Many of us in the construction industry seem to be hearing the same old bed time story over and over again: A instructs B to do the work; B does the work; A does not pay B; for months the parties dispute the level of payment due; B becomes fed up waiting for payment and takes steps to wind up A.

Is this the most appropriate way to deal with a disputed debt?

From an economical point of view, it is preferred if parties can correspond with one another to resolve a disputed debt. After all, they may have a good working relationship which they will be keen to preserve and do have the most knowledge of the contract at the centre of the dispute. Relationships can deteriorate rapidly in the event that parties fail to fulfil their contractual obligations regarding payment timeously.

That having been said, you can only listen to the words, “the person dealing with this is in a meeting” or “a cheque is on its way” for so long. Soon, parties become paranoid and what could be genuine comments are considered to be stalling tactics. With those in the construction industry still feeling the raw effects of the recession, it is perfectly conceivable that the promised cheque may never arrive.

But can the non-paying party relax in the knowledge that a court is unlikely to grant a winding-up order if the debt is genuinely disputed? The recent case of Lachonta Foundation v GBI Investments Limited [2010] EWHC 37 (Ch) would suggest not. In most cases, a court will dismiss a winding-up petition if there is a genuine dispute between the debtor and the petitioning creditor about whether the debt is due. In this English case however, the High Court placed a company into compulsory liquidation, even although the company had legitimate grounds to dispute the debt that the winding-up petition was based on.

Through case law, it has been accepted that, in exceptional circumstances, the court has discretion to place a company into compulsory liquidation, despite there being a dispute about whether the debt is due. This court decision is the first to consider the specific factors that the court should take into account when deciding if the circumstances of a case are exceptional. The following factors are relevant:-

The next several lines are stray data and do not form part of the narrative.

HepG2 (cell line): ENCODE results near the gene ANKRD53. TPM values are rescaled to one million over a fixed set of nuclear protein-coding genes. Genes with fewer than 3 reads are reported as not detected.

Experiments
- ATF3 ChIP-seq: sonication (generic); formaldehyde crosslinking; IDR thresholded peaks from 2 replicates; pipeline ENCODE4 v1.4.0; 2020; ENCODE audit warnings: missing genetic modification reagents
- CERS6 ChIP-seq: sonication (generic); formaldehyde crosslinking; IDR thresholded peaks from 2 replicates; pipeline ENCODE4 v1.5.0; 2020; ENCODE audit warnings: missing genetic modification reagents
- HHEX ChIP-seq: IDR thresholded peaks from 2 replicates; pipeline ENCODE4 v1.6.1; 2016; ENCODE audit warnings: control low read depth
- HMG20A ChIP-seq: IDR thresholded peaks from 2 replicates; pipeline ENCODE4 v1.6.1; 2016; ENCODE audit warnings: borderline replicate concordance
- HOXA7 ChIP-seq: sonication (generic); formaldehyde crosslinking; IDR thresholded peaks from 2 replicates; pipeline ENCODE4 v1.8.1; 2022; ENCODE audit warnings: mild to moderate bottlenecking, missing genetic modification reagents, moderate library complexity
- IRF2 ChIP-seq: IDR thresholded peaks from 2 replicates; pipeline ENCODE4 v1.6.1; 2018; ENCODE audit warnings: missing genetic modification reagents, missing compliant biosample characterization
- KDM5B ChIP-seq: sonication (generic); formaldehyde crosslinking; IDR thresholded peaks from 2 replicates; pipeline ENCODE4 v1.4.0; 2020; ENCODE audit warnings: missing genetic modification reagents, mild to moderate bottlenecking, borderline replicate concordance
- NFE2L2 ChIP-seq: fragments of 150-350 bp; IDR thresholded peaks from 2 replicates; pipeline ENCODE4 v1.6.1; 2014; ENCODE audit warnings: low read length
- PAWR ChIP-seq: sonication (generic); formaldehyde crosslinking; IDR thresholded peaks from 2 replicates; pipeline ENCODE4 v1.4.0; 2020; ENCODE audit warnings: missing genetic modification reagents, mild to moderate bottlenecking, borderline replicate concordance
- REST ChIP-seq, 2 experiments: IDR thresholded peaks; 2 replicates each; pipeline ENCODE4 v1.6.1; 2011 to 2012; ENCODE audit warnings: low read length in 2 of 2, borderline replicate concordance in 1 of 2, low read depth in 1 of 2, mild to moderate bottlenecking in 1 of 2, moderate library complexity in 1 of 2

1. Does the petitioning creditor have an adequate alternative remedy to compulsory liquidation?
  2. Would the debtor company be solvent, if the court were to discount the petition debt?
  3. What prejudice, if any, would the debtor company suffer if the court made the winding-up order?

In this case, the court granted the winding-up order. So debtors be warned: if your balance sheet is not looking too healthy, you may be at risk of being wound up. A court needs to consider what the most appropriate course of action for both a debtor and creditor is. It would be wrong to regard winding up a company as an idle threat. Nowadays, creditors are increasingly aware of their options to recover a debt and will not hesitate to pursue them. Lachonta confirms that courts will not hesitate to support them.

If you have outstanding debts, don’t bury your head in the sand – seek legal advice.